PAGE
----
Likes Likes:  18
Dislikes Dislikes:  0
Page 2 of 7 FirstFirst 1234 ... LastLast
Results 11 to 20 of 63

Thread: Adults should not do weightlifting, says Functional Training Guru Michael Boyle

  1. #11
    Member Judas's Avatar
    Join Date
    Jul 2014
    Posts
    1,684
    Post Thanks / Like
    Quote Originally Posted by mbasic View Post
    he seems to mix and match what populations he is talking about.

    "7' tall people shouldn't clean from the floor ... plates are standard size, bar only 9" off the floor
    I'd agree with this in case of a 7' basket baller.
    But you could just go from the blocks, instead of hang.
    Hangs are fine tho.

    "(old) people who can't put arms over their head".
    Yep, probably a waste of time to teach general population middle aged people classic lifts.
    There just need to OHP well first; then if they can OHS; then we can talk about learning classic lifts.
    But why?
    Who is gonna teach them? Mike Boyle? no thank you.

    Most average-joe-lifter-sport-field-court-athlete clean-pull (pull only) and snatch pull (only) look like total dog shit.
    ...so yes, he kinda has a point there. Those should be easier to teach the the full lift, or a hang with the turnover/catch. But I digress: who is gonna teach these lifts? Boyle and his flunkies?

    If I were a S&C Coach, I would probably shy away from wasting time teaching the classic lifts to an school athlete.
    (most of "those people" are going to be long limbed BTW ; good luck with that)

    If I were a general rando personal trainer dude .... ditto for old gen pop.

    The knee-over-toes squats thing and the single leg variant stuff? .... yeah, he probably can't teach the squat either so....

    Like most school-trained imbeciles, if HE cant do it, or if he cant train it, its 'something you shouldn't be doing'. Just like the armies ov fresh PT's i see every day, 'squats hurt the knees', 'deadlifts hurt the back', 'bench hurts the shoulders'... The people who teach THEM cant teach, or train, so they just say 'Yeah, if you cant coach it, malign it.'


    I'm pretty black and white as a coach. If i see a lifter that cant rack a barbell, do a proper OH press, or a proper squat, then i point out the mobility issues. EVERY HUMAN BEING... should be able to do these. If you cant? You have problems. If you cant be assed to sort out your problems on a truly basic level, i want no part ov you anyways. That kind ov fear or laziness is going to waste my time down the road anyways.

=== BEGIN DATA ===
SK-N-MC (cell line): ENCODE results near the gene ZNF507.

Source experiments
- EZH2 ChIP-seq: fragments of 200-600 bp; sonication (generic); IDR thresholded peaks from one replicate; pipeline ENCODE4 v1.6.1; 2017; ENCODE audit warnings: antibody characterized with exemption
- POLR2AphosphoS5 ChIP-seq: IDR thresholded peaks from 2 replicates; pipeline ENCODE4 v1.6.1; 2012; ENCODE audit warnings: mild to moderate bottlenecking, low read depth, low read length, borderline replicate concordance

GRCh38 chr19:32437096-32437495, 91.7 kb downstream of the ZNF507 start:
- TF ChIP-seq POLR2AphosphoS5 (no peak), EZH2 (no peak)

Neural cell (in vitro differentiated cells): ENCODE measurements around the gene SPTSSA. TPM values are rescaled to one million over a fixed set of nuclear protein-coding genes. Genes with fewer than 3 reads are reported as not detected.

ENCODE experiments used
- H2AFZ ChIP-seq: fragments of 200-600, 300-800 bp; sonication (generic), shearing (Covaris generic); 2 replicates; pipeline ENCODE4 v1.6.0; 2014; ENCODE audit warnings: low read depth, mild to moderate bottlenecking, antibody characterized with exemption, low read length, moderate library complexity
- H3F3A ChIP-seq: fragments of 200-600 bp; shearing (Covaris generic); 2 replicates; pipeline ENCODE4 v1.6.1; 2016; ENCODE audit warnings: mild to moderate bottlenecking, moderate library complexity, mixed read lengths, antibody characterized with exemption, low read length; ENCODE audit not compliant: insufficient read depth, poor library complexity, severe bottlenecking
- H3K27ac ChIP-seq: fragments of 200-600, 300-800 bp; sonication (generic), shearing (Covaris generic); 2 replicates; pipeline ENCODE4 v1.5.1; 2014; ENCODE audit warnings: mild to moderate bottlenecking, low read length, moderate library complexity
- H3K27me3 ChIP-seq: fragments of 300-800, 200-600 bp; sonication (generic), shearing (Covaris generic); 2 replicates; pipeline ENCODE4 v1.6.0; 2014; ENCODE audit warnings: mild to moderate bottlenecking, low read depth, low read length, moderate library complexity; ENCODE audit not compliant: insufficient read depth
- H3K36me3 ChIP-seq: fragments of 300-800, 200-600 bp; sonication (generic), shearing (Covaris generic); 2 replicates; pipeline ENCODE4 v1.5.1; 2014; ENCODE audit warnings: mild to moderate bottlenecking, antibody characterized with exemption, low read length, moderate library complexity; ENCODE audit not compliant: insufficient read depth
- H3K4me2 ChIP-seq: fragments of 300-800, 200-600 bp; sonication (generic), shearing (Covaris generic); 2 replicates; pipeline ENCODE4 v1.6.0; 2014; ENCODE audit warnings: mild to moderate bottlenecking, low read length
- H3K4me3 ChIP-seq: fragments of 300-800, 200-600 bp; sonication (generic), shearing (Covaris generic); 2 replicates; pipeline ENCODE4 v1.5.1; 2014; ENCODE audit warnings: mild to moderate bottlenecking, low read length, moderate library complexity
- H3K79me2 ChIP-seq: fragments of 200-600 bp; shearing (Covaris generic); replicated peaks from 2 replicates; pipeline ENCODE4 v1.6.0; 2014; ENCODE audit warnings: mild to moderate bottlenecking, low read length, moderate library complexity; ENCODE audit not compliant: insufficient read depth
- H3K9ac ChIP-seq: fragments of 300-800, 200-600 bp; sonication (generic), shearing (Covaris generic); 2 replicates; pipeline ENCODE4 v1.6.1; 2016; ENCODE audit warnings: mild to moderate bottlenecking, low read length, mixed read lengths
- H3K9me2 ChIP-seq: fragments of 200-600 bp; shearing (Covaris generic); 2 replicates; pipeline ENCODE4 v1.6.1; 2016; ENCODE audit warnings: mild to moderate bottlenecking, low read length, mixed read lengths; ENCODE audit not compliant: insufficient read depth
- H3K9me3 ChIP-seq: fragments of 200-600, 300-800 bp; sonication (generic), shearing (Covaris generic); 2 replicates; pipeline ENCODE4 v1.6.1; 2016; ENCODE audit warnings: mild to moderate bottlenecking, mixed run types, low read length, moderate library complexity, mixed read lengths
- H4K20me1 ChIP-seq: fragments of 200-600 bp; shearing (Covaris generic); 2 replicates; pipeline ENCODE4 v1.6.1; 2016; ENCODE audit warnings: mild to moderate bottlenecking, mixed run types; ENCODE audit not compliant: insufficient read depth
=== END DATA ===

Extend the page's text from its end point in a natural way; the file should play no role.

2. Likes Blairbob liked this post
  3. #12
    Member
    Join Date
    Aug 2014
    Posts
    890
    Post Thanks / Like
    I stopped reading his stuff years ago.

    Question: If you lack the athleticism to perform the lifts properly, how are you going to be a great athlete in other sports?

  4. Likes Hawkpeter, Blairbob liked this post
  5. #13
    Member
    Join Date
    Jan 2016
    Posts
    60
    Post Thanks / Like
    Quote Originally Posted by Matt Erdman View Post
    I stopped reading his stuff years ago.

    Question: If you lack the athleticism to perform the lifts properly, how are you going to be a great athlete in other sports?
    Matt -- great quote! Thanks.

  6. #14
    Member Judas's Avatar
    Join Date
    Jul 2014
    Posts
    1,684
    Post Thanks / Like
    Quote Originally Posted by Matt Erdman View Post
    I stopped reading his stuff years ago.

    Question: If you lack the athleticism to perform the lifts properly, how are you going to be a great athlete in other sports?
    Its easy! I cant rack a powerclean, or do powercleans without getting a bicep pump, but i'm gonna be a baseball star...


    Personally, i love weightlifting for that. It immediately makes clear where you need work. There is NO getting around it. For me as a coach, the value is in the test. If someone wont bother doing the mobility work just to be able to DO the work, then you know right off the bat not to invest any time in them. Its become binary for me.

  7. #15
    Member
    Join Date
    Apr 2016
    Posts
    798
    Post Thanks / Like
    I think the problem he and many other S&C coaches run into is they never dedicated any time to learning weightlifting as a sport. I had a discussion about this with a member I coach in CrossFit last week. He was talking about why don’t S&C coaches use muscle or tall variations, or even can coach the lifts competently. He pointed out I had a room of 20 CrossFitters of all ages and ability doing cleans with adequate or even great competency. I’ve probably coached hundreds of members since I started working to do the lifts with competency over a few workouts.